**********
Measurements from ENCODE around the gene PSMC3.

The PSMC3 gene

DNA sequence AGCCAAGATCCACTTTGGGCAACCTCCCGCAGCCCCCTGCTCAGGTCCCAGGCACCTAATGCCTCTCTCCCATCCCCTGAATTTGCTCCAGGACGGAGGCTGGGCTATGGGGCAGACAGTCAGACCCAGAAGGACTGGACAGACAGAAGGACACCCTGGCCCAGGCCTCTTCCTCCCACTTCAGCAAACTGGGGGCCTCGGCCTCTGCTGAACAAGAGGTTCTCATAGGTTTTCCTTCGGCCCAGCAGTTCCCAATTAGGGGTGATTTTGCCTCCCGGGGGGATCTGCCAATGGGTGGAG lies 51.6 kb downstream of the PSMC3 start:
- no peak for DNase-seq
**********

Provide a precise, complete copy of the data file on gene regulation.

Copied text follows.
Measurements from ENCODE around the gene PSMC3.

The PSMC3 gene

DNA sequence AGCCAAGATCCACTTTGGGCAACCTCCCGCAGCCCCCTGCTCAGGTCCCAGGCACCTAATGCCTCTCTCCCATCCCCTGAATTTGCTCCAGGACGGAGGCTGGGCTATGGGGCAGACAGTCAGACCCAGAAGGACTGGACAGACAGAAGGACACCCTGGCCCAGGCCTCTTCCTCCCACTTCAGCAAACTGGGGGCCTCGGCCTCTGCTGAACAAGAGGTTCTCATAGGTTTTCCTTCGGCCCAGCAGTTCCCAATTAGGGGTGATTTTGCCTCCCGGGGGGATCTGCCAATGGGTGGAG lies 51.6 kb downstream of the PSMC3 start:
- no peak for DNase-seq